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Random Testing of Asynchronous VLSI Circuits

O. Petlin


Asynchronous VLSI designs are becoming an intensive area of research due to their advantages in comparison with synchronous circuits, such as the absence of the clock distribution problem, lower power consumption and higher performance. The work described in this thesis is an attempt to find possible ways to test asynchronous VLSI circuits using random (or, more accurately, pseudo-random) patterns. The main results have been obtained in the field of random testing of stuck-at faults in micropipelines.

An asynchronous random testing interface has been designed which includes an asynchronous pseudo-random pattern generator and an asynchronous parallel signature analyser. A program model of the universal pseudo-random pattern generator has been developed. The universal pseudo-random pattern generator can produce multi-bit pseudo-random sequences without an obvious shift operation and it can also produce weighted pseudo-random test patterns.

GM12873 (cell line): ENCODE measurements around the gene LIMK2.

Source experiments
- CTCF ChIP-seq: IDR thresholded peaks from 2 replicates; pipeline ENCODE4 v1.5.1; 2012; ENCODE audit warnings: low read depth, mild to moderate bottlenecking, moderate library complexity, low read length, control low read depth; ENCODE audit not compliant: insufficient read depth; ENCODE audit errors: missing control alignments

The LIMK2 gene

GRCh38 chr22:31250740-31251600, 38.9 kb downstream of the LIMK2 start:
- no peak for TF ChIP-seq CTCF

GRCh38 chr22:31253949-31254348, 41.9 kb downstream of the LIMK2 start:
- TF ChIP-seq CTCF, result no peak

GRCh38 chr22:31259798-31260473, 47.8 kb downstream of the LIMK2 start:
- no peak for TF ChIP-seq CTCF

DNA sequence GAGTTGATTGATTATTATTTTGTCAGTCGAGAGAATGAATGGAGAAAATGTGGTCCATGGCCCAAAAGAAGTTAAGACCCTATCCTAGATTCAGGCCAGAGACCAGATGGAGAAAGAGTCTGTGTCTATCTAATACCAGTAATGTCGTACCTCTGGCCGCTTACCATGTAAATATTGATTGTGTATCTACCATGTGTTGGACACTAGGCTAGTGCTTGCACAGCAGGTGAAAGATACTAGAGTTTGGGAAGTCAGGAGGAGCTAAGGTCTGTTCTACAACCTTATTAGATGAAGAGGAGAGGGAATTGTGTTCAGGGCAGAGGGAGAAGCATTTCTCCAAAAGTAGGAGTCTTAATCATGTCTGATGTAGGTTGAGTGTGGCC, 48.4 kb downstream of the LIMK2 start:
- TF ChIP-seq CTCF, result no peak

Mathematical expressions have been derived for predicting the test length for random pattern testing of logic blocks of micropipelines by applying equiprobable and weighted random patterns to the inputs.

The probabilistic properties of the n-input Muller-C element have been investigated. It is shown that the optimal random test procedure for the n-input Muller-C element is random testing using equiprobable input signals. Using the probabilistic properties of the Muller-C element and multiplexers incorporated into the circuit a certain class of asynchronous networks can be designed for random pattern testability. It is also shown how it is possible to produce pseudo-random patterns to detect all stuck-at faults in micropipelines.

Full text available by ftp in postscript or pdf form.